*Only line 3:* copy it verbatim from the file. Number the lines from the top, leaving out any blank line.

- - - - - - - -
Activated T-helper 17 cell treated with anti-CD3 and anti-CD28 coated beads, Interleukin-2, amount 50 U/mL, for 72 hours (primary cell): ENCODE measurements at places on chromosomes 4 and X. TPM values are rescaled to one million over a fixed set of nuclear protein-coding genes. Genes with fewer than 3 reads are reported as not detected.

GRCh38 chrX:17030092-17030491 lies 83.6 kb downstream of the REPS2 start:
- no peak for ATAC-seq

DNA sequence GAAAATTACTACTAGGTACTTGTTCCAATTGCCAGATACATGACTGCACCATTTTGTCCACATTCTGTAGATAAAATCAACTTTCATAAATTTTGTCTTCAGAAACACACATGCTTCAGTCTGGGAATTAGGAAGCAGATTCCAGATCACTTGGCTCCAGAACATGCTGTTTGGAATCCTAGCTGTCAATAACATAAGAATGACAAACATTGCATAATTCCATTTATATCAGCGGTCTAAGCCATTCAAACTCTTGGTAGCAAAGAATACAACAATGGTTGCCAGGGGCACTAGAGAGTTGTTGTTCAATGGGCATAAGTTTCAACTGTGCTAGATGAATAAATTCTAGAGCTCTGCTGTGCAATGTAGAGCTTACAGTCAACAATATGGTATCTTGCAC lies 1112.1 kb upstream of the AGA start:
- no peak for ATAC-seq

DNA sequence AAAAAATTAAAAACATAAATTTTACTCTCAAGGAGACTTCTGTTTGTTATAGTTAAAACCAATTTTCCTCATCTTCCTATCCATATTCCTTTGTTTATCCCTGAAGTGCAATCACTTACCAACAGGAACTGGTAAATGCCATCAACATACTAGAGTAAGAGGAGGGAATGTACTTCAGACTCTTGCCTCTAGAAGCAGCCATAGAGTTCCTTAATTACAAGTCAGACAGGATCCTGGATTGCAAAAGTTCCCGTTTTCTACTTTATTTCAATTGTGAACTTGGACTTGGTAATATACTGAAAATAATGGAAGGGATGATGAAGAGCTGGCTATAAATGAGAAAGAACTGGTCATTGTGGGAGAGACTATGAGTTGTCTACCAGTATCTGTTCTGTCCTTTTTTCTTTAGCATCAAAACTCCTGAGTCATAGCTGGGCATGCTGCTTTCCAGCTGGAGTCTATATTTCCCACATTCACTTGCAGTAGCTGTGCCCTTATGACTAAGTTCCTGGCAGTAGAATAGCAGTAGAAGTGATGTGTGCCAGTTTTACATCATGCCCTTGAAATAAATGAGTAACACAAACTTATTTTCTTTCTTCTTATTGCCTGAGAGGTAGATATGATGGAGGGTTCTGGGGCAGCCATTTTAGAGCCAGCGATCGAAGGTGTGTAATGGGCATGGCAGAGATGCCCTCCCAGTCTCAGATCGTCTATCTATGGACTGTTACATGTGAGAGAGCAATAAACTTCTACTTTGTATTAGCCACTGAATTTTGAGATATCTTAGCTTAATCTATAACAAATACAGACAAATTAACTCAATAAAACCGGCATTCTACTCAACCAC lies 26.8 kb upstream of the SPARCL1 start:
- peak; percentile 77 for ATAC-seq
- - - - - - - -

- no peak for ATAC-seq